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Medical futility in asystolic out-of-hospital cardiac arrest

Authors

  • T. VÄYRYNEN,

    1. Helsinki Emergency Medical Services (EMS), Department of Anaesthesiology and Intensive Care Medicine, Helsinki University Central Hospital, Helsinki, Finland
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  • M. KUISMA,

    1. Helsinki Emergency Medical Services (EMS), Department of Anaesthesiology and Intensive Care Medicine, Helsinki University Central Hospital, Helsinki, Finland
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  • T. MÄÄTTÄ,

    1. Helsinki Emergency Medical Services (EMS), Department of Anaesthesiology and Intensive Care Medicine, Helsinki University Central Hospital, Helsinki, Finland
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  • J. BOYD

    1. Helsinki Emergency Medical Services (EMS), Department of Anaesthesiology and Intensive Care Medicine, Helsinki University Central Hospital, Helsinki, Finland
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Address:
Dr Taneli Väyrynen
Helsinki Emergency Medical Services (EMS)
Department of Anaesthesiology and Intensive Care Medicine
Helsinki University Central Hospital
PO Box 112
FIN-00099 Helsingin kaupunki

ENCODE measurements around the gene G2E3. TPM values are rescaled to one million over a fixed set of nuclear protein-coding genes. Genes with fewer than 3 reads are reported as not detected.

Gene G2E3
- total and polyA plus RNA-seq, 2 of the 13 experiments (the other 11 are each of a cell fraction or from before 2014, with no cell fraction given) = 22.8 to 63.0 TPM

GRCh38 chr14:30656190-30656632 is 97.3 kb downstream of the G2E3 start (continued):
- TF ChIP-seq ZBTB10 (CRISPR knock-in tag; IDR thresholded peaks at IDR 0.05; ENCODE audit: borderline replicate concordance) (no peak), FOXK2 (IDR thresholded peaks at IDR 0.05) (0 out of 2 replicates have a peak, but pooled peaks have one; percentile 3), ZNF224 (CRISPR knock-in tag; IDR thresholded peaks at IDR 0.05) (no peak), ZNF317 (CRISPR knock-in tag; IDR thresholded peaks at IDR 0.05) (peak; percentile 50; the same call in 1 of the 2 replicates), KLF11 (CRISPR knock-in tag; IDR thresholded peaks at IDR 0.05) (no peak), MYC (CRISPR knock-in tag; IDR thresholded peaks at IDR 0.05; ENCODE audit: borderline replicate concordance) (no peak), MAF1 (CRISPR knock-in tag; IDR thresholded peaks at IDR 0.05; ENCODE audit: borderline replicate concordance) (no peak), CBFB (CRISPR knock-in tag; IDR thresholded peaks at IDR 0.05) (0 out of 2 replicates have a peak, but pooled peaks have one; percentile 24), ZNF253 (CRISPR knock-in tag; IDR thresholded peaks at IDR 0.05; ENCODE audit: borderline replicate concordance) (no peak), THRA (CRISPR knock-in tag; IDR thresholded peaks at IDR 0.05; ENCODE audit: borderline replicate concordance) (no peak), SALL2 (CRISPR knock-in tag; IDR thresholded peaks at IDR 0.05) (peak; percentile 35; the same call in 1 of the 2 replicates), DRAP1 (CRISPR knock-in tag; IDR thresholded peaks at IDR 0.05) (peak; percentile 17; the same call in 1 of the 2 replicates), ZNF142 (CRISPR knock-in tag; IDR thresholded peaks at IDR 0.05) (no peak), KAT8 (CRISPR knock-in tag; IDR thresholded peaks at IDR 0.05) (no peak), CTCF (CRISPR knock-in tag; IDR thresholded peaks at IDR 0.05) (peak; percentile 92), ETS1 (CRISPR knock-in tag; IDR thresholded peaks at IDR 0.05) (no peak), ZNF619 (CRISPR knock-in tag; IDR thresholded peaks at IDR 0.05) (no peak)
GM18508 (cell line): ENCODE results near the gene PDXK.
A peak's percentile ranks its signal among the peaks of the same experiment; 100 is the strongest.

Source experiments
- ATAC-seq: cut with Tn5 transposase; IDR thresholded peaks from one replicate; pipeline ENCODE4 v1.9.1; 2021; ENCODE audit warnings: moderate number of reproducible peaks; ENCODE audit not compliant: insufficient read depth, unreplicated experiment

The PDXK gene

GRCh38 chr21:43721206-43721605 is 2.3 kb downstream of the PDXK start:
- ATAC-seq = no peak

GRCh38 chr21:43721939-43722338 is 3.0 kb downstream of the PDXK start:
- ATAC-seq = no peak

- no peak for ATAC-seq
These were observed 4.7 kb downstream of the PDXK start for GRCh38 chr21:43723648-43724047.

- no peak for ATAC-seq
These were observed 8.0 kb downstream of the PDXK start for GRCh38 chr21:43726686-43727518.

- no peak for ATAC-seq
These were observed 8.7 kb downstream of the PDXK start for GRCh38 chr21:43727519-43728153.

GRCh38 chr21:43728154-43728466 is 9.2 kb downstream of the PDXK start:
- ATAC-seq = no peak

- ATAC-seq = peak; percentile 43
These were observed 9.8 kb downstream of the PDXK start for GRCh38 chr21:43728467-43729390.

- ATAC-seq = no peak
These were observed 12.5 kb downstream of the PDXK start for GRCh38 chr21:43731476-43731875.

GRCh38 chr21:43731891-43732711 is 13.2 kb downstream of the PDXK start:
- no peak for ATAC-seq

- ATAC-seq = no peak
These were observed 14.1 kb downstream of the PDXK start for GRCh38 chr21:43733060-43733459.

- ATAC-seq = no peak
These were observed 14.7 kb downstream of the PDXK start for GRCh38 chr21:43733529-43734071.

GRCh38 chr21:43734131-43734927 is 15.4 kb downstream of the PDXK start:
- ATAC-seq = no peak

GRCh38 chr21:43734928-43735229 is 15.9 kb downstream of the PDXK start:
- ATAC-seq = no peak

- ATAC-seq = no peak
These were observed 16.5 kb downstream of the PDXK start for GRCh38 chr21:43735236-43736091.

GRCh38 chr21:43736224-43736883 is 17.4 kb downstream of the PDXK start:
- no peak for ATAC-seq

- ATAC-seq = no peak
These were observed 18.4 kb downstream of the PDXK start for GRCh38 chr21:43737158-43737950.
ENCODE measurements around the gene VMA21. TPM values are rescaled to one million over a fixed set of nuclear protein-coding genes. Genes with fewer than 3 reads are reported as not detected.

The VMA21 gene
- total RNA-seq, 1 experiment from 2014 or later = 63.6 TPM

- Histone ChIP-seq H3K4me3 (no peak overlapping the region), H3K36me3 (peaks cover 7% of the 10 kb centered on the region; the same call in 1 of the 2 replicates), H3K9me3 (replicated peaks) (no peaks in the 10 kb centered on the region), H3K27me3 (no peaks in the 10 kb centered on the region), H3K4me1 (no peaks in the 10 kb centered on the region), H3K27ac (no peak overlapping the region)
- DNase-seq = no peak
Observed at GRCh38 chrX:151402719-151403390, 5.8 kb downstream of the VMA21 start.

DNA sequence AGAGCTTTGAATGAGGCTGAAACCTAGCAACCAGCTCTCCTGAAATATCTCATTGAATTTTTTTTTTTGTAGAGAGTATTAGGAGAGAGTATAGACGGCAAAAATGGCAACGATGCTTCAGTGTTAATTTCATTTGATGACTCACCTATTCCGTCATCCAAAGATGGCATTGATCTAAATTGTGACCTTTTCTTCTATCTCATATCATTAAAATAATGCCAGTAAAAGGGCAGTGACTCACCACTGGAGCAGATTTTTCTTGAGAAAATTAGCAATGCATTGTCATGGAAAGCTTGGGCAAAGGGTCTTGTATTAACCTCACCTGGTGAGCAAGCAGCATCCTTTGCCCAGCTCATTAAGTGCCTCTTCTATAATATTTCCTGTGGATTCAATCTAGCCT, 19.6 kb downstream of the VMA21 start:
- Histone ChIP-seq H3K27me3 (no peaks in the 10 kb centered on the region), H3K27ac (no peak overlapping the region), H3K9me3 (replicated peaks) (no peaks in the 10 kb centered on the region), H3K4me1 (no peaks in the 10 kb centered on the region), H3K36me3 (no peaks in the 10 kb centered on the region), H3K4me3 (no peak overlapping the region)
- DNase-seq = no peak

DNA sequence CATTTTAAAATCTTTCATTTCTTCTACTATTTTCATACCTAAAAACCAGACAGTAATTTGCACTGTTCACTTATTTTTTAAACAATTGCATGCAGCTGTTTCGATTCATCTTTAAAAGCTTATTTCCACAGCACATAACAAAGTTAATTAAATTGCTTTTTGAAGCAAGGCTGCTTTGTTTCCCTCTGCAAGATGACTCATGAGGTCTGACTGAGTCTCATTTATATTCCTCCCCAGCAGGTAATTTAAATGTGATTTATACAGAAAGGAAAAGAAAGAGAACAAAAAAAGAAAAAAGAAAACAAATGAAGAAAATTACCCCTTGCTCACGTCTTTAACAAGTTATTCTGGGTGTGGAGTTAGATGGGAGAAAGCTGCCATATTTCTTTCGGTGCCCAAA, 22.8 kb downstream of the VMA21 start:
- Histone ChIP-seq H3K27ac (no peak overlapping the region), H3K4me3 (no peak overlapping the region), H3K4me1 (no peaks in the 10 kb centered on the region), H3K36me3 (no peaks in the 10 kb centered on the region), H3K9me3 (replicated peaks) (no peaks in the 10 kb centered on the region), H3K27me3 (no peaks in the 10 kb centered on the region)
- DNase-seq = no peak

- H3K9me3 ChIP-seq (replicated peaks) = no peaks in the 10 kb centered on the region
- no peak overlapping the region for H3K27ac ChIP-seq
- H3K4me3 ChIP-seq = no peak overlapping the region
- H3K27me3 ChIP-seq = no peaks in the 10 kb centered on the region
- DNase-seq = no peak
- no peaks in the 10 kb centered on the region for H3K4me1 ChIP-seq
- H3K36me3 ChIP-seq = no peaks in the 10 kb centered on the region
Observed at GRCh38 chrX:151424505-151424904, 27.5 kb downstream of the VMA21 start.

Finland
e-mail: Taneli.vayrynen@hus.fi

Abstract

Objectives: To study the factors associated with short- and long-term survival after asystolic out-of-hospital cardiac arrest, with a reference to medical futility.

Methods: This is a retrospective observational study conducted in Helsinki, Finland during 1 January 1997 to 31 December 2005. All out-of-hospital cardiac arrests were prospectively registered in the cardiac arrest database. Of 3291 arrests, 1455 had asystole as the first registered rhythm. These patients represent the study population.

Results: A short time interval to the initiation of advanced life support (ALS) was associated with a long-term benefit, but a short first responding unit (FRU) response time had only a short-term benefit. Conversion of asystole into a shockable rhythm provided only a short-term benefit. The prognosis was poor if the FRU response time was over 10 min or the ALS response time was over 11 min in bystander-witnessed arrests, and if the duration of resuscitation was over 8 min in emergency medical services (EMS)-witnessed arrests. Bystander-CPR was associated with increased 30-day mortality. The 30-day survival rate after an unwitnessed arrest (n=548) was 0.5%. All survivors in this group were either hypothermic or were victims of near-drowning.

Conclusions: Resuscitation should be withheld in cases of unwitnessed asystole, excluding cases of hypothermia and near-drowning. The prognosis is poor if the FRU response time is over 10 min or the ALS response time is over 10–15 min in bystander-witnessed arrests. The decision of whether or not to attempt resuscitation should not be influenced by the presence of bystander-CPR. Early initiation of ALS should be prioritised in the treatment of out-of-hospital asystole.

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